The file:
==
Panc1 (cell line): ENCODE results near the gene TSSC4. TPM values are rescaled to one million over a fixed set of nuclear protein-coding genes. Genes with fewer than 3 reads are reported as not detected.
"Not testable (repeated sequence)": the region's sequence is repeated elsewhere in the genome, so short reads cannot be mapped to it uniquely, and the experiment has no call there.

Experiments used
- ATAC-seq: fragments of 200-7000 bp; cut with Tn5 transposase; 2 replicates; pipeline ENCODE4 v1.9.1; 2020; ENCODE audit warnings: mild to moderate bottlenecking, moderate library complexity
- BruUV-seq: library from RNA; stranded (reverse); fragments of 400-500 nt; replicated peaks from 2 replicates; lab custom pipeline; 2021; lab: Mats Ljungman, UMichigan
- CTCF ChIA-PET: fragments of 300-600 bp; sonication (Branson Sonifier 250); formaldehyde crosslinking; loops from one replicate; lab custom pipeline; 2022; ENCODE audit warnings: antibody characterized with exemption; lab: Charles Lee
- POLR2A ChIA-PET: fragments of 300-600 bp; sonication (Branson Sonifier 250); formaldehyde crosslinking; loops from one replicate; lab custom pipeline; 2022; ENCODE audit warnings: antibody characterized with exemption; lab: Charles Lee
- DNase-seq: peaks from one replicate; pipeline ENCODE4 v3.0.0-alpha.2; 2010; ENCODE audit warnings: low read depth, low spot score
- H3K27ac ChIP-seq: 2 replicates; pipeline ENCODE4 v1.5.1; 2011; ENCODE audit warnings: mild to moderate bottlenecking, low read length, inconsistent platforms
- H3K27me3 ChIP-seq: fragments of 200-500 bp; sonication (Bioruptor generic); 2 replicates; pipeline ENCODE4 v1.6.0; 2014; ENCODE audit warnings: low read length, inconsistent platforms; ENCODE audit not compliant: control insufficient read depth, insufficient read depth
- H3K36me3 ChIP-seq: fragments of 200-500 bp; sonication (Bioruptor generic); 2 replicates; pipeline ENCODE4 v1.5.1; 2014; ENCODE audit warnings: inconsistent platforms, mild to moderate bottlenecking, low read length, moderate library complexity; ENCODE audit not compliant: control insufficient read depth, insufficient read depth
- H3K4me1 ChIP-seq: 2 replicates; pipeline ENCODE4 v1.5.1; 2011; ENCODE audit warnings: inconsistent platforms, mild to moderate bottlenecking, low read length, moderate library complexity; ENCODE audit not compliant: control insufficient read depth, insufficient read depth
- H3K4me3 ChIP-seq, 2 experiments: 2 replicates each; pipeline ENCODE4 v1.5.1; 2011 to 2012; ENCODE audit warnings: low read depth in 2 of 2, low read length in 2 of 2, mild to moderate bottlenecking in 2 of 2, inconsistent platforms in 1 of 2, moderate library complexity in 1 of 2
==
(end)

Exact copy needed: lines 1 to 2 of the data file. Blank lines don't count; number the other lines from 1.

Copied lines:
Panc1 (cell line): ENCODE results near the gene TSSC4. TPM values are rescaled to one million over a fixed set of nuclear protein-coding genes. Genes with fewer than 3 reads are reported as not detected.
"Not testable (repeated sequence)": the region's sequence is repeated elsewhere in the genome, so short reads cannot be mapped to it uniquely, and the experiment has no call there.